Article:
7 ways you can take care of yourself mentally and physically in the mental health crisis

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I’m ok… no, I’m not ok… I think I’m ok… I am not ok. Does this feel familiar? It’s been a very confusing year and for many a very stressful year.

The Centre for Mental Health predicts that nearly 20% of the population in England will need new or additional mental health support as a direct consequence of the pandemic.

Too much or not enough work 

It seems that work has only gone one of two ways this year, leaving people super-busy or with not enough. Many accountants have lost clients and we’ve seen redundancies as businesses of all sizes (and even whole industries) struggle to stay afloat. If you’ve been one of the unlucky ones it’s hard to see other accountants who are even busier than usual. But if you’ve been working at over your normal capacity then that can be stressful too. 

Uncertainty everywhere  

Just when we think we’re getting to grips with what’s happening there are more changes, more lockdowns on the horizon and we have our personal circumstances, or that of others close to us, being affected by Covid-19. With the unknown comes fear and this is exacerbated by the colder and darker months.

Increase in loneliness

Undoubtedly, humans are incredible at adapting but we’ve all been at home more than we ever would’ve been before. We’re missing out on seeing family and friends, leisure activities and office interactions. It’s tough to meet anyone new which means we can lack some inspiration and buzz. It can feel very lonely. 

7 ways you can take extra care of your health 

We asked some accountants what they’ve put in place this year to prioritise their mental and physical health.

1. Remember you are not alone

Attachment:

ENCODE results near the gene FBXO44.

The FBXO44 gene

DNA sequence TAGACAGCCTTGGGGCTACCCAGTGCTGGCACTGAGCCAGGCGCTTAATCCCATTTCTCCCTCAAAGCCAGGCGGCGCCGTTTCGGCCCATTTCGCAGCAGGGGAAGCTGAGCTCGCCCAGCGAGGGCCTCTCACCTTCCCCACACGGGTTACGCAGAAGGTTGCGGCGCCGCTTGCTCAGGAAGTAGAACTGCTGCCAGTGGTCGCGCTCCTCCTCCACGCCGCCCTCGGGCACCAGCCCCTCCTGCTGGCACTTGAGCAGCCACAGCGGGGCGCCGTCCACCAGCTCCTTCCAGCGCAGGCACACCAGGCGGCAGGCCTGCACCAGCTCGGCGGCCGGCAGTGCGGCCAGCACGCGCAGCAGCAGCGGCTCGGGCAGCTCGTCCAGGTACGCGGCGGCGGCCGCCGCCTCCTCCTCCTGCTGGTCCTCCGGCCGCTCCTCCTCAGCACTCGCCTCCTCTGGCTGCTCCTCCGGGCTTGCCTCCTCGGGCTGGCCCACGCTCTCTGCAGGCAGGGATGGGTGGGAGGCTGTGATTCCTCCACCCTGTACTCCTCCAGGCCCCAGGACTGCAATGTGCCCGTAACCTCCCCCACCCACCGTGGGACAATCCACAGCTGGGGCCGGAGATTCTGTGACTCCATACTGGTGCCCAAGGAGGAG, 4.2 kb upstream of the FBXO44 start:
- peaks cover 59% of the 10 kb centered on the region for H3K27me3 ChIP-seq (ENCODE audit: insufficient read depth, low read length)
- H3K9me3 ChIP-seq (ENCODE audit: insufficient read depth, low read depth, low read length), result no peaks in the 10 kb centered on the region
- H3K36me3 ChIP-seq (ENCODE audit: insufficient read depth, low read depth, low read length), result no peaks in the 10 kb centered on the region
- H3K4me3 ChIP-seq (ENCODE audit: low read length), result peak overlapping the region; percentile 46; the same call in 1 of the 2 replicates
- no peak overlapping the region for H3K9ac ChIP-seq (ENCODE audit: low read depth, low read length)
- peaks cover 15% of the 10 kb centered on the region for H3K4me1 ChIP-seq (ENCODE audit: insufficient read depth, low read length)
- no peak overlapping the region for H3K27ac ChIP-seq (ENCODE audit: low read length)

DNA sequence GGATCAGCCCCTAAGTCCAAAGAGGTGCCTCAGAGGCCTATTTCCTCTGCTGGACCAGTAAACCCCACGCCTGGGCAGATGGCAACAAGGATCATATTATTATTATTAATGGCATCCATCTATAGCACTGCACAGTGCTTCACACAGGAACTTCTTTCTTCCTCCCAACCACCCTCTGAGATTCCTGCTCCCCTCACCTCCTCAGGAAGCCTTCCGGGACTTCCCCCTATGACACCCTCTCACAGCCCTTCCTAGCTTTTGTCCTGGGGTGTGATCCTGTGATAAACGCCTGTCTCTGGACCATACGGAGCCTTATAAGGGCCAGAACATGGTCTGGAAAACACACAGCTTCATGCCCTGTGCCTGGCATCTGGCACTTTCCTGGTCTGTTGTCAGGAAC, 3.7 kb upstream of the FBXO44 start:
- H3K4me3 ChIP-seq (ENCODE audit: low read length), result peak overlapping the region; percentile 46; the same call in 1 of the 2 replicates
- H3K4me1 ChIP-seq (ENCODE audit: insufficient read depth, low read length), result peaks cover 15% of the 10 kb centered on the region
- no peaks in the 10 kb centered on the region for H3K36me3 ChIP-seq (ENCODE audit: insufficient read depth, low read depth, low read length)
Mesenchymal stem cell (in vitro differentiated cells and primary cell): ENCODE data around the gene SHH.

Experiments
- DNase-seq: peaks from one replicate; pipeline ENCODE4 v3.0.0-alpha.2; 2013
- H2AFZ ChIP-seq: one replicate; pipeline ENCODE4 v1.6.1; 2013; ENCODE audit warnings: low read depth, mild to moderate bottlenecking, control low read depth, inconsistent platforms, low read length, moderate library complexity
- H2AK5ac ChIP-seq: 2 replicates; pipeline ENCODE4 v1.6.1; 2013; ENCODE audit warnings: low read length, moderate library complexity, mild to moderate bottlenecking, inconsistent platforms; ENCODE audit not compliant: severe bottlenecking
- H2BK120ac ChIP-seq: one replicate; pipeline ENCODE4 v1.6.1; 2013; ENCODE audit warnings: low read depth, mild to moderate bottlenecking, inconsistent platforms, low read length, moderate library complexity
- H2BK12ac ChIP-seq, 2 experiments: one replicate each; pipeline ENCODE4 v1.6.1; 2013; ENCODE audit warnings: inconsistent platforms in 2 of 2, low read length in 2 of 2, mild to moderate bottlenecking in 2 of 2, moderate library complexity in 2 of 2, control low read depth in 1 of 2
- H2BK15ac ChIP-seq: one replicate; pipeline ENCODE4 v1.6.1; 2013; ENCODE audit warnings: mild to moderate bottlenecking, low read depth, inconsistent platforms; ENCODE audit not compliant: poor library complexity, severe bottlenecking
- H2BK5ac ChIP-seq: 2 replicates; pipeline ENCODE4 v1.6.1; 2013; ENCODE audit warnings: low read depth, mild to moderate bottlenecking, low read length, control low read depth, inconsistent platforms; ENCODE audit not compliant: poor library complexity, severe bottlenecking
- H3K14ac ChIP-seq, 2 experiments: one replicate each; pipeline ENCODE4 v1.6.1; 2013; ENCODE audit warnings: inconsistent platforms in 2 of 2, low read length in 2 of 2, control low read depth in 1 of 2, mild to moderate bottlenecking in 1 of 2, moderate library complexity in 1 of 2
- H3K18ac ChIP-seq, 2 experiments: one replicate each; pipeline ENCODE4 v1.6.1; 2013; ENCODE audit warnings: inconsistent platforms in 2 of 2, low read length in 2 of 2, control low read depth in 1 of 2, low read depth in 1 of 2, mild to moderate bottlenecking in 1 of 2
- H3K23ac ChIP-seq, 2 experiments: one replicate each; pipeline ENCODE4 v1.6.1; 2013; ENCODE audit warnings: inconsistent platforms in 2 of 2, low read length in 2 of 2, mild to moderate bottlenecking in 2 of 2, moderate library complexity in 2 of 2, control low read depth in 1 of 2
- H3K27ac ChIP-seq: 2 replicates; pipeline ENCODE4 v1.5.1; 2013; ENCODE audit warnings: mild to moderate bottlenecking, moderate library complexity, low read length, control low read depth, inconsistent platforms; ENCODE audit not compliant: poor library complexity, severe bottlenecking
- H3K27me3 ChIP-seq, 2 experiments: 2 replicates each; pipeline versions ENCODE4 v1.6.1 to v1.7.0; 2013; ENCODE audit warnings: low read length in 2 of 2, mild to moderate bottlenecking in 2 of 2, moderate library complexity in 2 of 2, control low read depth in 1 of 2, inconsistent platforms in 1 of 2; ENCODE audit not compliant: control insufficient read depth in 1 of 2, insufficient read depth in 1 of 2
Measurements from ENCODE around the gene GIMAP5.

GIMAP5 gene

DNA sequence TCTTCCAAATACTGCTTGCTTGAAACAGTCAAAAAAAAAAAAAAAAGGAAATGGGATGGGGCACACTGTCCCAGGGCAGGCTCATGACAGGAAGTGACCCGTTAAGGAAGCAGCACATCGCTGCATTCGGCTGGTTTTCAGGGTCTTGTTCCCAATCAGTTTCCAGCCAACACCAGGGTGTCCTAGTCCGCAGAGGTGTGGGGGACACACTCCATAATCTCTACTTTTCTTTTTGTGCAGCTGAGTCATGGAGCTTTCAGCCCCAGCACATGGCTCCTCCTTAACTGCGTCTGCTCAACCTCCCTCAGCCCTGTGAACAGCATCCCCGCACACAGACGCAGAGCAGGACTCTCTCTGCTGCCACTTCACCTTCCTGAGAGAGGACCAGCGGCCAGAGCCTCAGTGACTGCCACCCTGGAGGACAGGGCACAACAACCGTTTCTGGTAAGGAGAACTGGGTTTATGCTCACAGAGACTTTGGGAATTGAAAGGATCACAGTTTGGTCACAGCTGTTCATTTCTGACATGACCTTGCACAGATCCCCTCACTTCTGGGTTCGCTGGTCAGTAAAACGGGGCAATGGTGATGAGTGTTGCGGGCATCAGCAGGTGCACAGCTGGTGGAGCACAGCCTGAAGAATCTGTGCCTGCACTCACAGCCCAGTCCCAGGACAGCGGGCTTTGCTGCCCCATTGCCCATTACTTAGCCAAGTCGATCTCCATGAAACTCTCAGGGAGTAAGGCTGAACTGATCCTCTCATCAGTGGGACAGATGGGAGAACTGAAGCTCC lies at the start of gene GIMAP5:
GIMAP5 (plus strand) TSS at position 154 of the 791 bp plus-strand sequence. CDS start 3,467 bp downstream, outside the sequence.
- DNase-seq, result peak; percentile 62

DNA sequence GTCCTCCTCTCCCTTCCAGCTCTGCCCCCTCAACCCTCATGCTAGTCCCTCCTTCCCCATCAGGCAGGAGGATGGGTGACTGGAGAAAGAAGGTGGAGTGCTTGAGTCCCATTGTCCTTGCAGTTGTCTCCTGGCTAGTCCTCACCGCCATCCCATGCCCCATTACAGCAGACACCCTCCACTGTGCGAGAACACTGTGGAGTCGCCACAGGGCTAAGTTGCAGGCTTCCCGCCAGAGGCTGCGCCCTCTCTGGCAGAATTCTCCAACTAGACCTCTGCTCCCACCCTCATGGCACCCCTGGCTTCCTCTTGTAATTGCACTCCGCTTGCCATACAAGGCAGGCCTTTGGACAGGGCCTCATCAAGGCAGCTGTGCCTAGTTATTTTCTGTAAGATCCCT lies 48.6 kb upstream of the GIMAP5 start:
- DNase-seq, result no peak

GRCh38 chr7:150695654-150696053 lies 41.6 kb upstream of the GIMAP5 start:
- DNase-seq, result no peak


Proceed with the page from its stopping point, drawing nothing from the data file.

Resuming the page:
Everybody has been affected in one way or another and almost everybody is struggling and dealing with their own issues in their own ways. However, you feel and choose to deal with it is not wrong.

2. Join online communities

Interacting with people online that have similar interests to you can be a great way to get a dose of meeting new people and sharing ideas. If you feel like it, you can arrange video calls with your online friends or attend webinars to learn and socialise in a low-pressure environment.

3. Create new healthy habits

Things are not the way they were before and they’ll never go back to being exactly the same so it’s best to try and create new habits and routines that work for you now and going forwards. Start as small as you can and focus on the actions you need to do to get a routine in place instead of thinking about the habit itself. For example, if you wanted to go running, aim to go for five-minutes and concentrate on putting your running gear on, not the run itself. 

4. Look out for others

It’s easy to get wrapped up in ourselves right now but we need to make sure we’re looking out for others too if we can. Check in on your friends and colleagues regularly. Do something small to make someone else’s day. No doubt that will make you feel great too.  People with pre-existing mental health problems and those from underprivileged backgrounds are more at risk right now.

5. Be kind

Be kind to each other but also be kind to yourself. It’s easy to think about the things you haven’t achieved but what about all the things you have? Take 10 minutes to write down everything you are proud of yourself for.

6. Talk about it

The topics of depression, stress, and anxiety can still be swept under the carpet. People can be scared that they will be perceived as weak or lazy. Talking about these topics as openly as you feel comfortable can help you and others close to you to cope, understand, and overcome misconceptions.

7. Get professional help

Our physical and mental health are intrinsically linked and you would probably not hesitate to go and see a doctor if you felt physically unwell. Book an appointment to talk to your doctor about how you feel and ask them what options are available to you.

Winter, with its colder, wetter, darker, and seemingly longer nights can be harder for people who suffer from depression, anxiety, panic, and OCD (you can take a test for OCD here). Please remember you are never alone. Talk to a friend, call a mental health charity, chat to someone online, or a health professional. There are plenty of people out there who want to listen and help.

Further reading:

Sophie Cross is the Editor of Freelancer Magazine and a freelance writer and marketer at Thoughtfully.

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